Meditation is a simple practice where one can cultivate present moment awareness. In the present moment place of mindful awareness we don’t brood about the past or worry about the future.  Here we can mindfully think about past events and the infinite possibilities of the future.

Feeling better, Swamp Cat returns to the old silver fox. It is twilight now and they walk side by side. The beauty of the late spring garden blooms before them. Both the sun and the showers have nourished the bottom land woods where Swamp Cat lives and loves and she is grateful for the adventure.
The Seven Gates Mudra

Sit in a meditation posture that is comfortable for you; easy pose, half lotus or full lotus or even upright on the edge of a chair. Focus your attention inward. With your elbows out to the side, close your ears with your thumbs, your eyes with your index fingers, your nostrils with your middle fingers and your mouth by placing your ring fingers above your mouth and your pinkie fingers below. These are the seven gates of the senses. The breath should be slow and deep. Inhale and close the nostrils gently with your middle fingers, retain the breath momentarily then release the pressure and slowly exhale. Notice any subtle sounds that may arise while retaining the breath. Notice any light, color or pattern you may see. Practice for 5-10 minutes. The senses are drawn inward to a state of withdrawal/ pratyahara, leading you into meditation.

Then gently release the hands and blink before opening your eyes. Benefits; this practice calms the mind and nervous system and can be helpful in reducing anxiety.



Saturday, January 31, 2015

The Shark God

A Tale of Compassion

This month’s story comes to us from the great island of Hawaii. Here is a brief summary, I don't want to give away the whole story as  it has a special aspect one should experience when hearing/reading it in its entirety.  You can find several versions online, the book we used for our adaptation is by Rafe Martin.

North Regional Yogis
Side angle pose/descending the cliff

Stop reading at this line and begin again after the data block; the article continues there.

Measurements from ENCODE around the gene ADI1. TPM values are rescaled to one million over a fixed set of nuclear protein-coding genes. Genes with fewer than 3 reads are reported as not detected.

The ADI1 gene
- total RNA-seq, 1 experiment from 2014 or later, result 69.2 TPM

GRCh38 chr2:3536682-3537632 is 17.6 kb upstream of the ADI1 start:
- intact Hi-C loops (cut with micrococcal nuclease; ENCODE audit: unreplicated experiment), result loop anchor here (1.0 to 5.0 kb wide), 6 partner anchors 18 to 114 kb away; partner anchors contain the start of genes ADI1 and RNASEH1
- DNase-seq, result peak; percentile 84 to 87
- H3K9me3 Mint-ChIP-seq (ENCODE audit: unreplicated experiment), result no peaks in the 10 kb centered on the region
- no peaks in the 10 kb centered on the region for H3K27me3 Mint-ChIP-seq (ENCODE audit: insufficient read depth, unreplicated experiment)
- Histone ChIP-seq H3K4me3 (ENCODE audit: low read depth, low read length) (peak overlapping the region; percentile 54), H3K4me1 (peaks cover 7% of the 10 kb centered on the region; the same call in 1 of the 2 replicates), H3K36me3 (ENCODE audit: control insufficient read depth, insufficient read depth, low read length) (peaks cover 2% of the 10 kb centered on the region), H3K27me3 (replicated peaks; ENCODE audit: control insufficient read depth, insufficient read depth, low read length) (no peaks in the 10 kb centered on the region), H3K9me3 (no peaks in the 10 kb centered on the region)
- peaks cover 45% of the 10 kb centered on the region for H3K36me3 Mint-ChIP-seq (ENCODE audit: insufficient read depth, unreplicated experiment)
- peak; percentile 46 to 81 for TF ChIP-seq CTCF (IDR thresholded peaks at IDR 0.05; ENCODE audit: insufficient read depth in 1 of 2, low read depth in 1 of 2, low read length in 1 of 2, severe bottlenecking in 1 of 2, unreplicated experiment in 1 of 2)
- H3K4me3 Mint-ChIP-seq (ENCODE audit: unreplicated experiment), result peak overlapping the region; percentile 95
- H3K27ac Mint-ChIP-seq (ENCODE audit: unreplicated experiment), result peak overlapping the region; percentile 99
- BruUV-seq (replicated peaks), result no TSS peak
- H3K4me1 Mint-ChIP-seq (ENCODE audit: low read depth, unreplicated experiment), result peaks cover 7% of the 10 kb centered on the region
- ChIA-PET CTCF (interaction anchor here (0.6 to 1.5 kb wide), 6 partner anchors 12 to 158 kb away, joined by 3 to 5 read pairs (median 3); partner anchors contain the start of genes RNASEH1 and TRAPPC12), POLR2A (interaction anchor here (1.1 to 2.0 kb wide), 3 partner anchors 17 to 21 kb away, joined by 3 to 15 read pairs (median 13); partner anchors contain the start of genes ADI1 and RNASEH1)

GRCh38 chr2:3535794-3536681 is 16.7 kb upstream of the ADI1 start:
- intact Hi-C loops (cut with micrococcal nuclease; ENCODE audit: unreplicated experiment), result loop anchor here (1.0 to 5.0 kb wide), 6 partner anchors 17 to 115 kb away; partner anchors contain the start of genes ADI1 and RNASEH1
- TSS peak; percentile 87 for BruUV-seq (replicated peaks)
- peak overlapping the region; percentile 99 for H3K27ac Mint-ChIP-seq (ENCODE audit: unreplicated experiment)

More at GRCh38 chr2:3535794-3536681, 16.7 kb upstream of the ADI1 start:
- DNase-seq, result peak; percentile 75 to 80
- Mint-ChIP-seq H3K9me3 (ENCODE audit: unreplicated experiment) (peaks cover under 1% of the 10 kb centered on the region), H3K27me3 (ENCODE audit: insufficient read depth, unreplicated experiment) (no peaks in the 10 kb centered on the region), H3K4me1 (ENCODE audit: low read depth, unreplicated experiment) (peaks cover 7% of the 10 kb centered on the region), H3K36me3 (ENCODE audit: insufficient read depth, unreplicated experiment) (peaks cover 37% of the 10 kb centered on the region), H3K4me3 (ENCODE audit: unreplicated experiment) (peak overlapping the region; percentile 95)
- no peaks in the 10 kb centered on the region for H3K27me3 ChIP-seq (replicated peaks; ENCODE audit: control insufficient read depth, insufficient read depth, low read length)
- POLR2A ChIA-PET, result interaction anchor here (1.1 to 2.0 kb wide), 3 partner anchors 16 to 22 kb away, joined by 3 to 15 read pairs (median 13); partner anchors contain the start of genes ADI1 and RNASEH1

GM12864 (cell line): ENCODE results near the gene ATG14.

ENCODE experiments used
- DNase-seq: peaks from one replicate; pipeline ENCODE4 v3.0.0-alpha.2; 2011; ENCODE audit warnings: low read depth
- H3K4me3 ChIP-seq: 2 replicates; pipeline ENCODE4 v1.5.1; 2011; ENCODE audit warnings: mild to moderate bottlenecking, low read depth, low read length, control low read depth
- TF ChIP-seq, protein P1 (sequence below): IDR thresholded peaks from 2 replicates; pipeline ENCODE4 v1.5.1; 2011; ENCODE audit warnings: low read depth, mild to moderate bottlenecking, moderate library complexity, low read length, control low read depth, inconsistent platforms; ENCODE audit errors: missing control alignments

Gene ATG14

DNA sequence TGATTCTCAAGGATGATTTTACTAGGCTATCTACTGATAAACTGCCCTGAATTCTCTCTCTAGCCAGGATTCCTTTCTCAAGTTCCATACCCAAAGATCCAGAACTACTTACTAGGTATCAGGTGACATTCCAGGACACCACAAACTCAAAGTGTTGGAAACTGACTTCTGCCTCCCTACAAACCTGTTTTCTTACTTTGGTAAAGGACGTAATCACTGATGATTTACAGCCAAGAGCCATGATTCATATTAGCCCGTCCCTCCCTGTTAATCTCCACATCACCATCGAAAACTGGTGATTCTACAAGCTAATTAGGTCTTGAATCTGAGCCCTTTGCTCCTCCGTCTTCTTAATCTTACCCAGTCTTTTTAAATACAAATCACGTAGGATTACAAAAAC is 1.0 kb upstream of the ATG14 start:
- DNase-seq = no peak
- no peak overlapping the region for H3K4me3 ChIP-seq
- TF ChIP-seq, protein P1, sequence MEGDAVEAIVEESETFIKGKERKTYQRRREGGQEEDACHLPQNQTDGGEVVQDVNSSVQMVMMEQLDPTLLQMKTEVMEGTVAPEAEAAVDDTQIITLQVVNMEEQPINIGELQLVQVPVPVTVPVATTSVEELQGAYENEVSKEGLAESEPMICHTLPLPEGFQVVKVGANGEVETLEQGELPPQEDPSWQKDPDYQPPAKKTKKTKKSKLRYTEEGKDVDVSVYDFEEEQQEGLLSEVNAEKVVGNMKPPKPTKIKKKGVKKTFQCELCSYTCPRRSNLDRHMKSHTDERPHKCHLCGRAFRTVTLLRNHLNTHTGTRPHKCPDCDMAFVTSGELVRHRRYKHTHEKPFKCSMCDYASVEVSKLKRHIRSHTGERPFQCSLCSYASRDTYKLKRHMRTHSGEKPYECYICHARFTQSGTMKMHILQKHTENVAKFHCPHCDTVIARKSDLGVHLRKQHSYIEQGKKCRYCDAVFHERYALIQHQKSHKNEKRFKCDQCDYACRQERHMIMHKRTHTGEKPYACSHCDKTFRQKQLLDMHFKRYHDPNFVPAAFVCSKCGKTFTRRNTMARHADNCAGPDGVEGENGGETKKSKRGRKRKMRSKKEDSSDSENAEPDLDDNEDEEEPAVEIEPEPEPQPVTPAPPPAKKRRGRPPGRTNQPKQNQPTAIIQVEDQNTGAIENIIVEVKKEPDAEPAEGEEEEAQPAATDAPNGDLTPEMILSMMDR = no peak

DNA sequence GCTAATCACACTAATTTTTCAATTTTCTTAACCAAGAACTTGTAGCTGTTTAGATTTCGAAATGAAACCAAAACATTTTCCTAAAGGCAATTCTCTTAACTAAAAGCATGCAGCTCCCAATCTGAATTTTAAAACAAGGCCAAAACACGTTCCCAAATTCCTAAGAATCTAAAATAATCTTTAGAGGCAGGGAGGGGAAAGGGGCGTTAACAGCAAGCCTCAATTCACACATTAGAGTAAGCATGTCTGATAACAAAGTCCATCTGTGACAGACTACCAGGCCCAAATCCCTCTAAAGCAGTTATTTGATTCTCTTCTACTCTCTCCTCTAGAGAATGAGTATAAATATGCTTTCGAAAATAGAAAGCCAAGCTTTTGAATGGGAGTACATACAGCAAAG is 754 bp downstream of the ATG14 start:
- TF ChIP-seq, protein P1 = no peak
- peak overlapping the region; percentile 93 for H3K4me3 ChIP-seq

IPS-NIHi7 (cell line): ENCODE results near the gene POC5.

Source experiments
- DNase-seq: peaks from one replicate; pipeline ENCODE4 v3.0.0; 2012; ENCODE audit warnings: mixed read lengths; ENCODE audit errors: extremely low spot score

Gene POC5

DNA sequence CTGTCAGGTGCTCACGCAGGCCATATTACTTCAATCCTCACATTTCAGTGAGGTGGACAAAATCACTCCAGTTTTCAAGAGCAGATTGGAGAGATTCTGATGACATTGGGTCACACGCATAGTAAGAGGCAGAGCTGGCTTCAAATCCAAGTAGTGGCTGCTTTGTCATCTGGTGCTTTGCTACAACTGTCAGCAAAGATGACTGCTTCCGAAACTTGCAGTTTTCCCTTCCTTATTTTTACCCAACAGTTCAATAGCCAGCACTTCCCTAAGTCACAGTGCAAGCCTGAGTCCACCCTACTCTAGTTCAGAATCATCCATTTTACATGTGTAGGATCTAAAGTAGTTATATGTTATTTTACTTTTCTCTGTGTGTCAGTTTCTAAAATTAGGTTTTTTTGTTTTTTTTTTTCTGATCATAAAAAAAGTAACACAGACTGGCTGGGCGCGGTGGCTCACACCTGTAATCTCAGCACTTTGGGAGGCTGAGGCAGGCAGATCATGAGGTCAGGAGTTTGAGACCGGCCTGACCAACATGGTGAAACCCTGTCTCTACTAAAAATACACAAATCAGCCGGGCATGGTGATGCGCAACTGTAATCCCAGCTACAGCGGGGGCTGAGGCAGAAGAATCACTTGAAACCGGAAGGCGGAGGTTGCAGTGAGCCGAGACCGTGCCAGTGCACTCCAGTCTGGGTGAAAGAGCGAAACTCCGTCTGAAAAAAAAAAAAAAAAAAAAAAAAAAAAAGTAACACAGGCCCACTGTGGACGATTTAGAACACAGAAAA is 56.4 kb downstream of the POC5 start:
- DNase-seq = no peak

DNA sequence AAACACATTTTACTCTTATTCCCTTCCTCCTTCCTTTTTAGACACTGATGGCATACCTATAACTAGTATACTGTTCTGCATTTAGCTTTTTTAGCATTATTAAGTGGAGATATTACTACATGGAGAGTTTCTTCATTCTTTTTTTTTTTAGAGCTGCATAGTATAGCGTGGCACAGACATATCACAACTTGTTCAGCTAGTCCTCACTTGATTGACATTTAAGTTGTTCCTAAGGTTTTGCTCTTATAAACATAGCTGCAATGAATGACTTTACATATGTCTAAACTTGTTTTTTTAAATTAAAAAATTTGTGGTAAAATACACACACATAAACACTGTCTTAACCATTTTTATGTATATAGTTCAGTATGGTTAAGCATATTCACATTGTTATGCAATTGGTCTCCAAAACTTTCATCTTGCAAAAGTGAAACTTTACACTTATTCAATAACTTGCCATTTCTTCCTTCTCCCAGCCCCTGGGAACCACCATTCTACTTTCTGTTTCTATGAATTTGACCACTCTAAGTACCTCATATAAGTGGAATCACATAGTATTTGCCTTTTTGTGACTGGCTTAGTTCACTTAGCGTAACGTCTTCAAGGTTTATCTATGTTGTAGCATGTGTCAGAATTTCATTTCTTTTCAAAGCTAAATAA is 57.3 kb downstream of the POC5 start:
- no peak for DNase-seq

Imaginative paintings

Our Story begins with two brothers who have been taught by their father, a temple caretaker, to respect and care for the people, plants, and animals that live upon the earth. One day they discover a shark tangled in a net and courageously set about freeing it. 

Thrilled with their accomplishment they rush to the village filled with revelry and begin beating on the High Chief’s drums. In their excitement the boys forget that the drums are forbidden to be touch by anyone other than the High Chief. The Chief has the boys captured and imprisoned. Their father hears of their fate and rushes to beg forgiveness, but the Chief is an intolerant man and refuses. He leaves the compound disheartened and begins seeking counsel from wise men but no one is willing to help. Exhausted he eventually enters the cave of the fearsome Shark God to ask for assistance. This is his last hope. The Shark God listens. Compassion arises in the Shark God and a plan is set in motion. Days past and suddenly a wicked storm descends upon the valley flooding the prison. The boys are freed and swim to a floating gate where a shark begins guiding them to shore. There they find their father waiting with open arms at the temple that has been untouched by the storm.
South Regional Yogis
Chair pose/ becoming lightning

Compassion is the sacred energy that flows through us to each and every living thing in the universe. Compassion allows us to feel a sense of oneness with all of life. It is cultivated by our personal experience through physical, mental, and emotional hardships. The hardships of life are meant to soften us. With an open heart we can perceive the suffering of others. Compassion is the ability to relate to others on a level where we make connections. We each have our own challenges and struggles, our stories, and it is easy to forget we are connected one to another.  

The Yoga Sutra 1:33 roughly says, “The mind become peaceful as one radiates friendliness, compassion, delight, and equanimity toward all things, whether pleasant or painful.”

Compassion is the emotional, feeling side of our nature. Compassion is made up of two words, ‘co’ meaning together and ‘passion’ meaning strong feeling. When we can see someone in distress and feel their pain as our own, this is compassion.

Here are a few poses to cultivate compassion when working with this story. 

warrior II – boys courage to show compassion
high lunge- father begs the High Chief to be compassionate
goddess- compassion naturally arises in the Shark God
gate pose- shark compassionately guides the gate

Namaste and may compassion flow through you.

Moving Tale; Kathe and Melanie, tandem yoga storytellers